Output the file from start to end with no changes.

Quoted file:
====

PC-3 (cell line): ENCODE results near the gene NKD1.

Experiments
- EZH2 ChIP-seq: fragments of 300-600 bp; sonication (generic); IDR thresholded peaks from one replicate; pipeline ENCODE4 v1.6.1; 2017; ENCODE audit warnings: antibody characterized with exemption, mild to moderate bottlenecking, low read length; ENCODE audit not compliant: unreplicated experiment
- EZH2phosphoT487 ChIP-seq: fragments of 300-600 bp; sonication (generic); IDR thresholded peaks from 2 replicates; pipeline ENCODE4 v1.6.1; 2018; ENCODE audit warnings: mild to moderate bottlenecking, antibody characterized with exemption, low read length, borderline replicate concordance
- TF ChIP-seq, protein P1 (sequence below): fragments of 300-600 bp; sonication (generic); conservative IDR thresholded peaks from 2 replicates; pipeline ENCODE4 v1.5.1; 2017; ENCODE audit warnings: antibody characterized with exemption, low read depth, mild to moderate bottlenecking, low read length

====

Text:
PC-3 (cell line): ENCODE results near the gene NKD1.

Experiments
- EZH2 ChIP-seq: fragments of 300-600 bp; sonication (generic); IDR thresholded peaks from one replicate; pipeline ENCODE4 v1.6.1; 2017; ENCODE audit warnings: antibody characterized with exemption, mild to moderate bottlenecking, low read length; ENCODE audit not compliant: unreplicated experiment
- EZH2phosphoT487 ChIP-seq: fragments of 300-600 bp; sonication (generic); IDR thresholded peaks from 2 replicates; pipeline ENCODE4 v1.6.1; 2018; ENCODE audit warnings: mild to moderate bottlenecking, antibody characterized with exemption, low read length, borderline replicate concordance
- TF ChIP-seq, protein P1 (sequence below): fragments of 300-600 bp; sonication (generic); conservative IDR thresholded peaks from 2 replicates; pipeline ENCODE4 v1.5.1; 2017; ENCODE audit warnings: antibody characterized with exemption, low read depth, mild to moderate bottlenecking, low read length